University of Omaha - Tomahawk / Gateway Yearbook (Omaha, NE)

 - Class of 1949

Page 1 of 216


University of Omaha - Tomahawk / Gateway Yearbook (Omaha, NE) online yearbook collection, 1949 Edition, Cover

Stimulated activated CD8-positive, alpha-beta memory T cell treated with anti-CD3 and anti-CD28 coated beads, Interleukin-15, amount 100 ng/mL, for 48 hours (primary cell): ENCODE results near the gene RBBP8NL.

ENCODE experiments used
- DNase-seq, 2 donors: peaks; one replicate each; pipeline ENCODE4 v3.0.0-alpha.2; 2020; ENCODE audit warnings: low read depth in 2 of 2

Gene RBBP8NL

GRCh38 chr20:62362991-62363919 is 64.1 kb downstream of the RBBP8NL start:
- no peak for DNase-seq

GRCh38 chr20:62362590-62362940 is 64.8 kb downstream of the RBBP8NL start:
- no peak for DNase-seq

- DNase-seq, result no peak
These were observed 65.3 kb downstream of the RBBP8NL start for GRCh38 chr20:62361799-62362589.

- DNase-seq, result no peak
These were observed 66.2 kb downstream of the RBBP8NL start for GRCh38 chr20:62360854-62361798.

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Text from Pages 1 - 216 of the 1949 volume: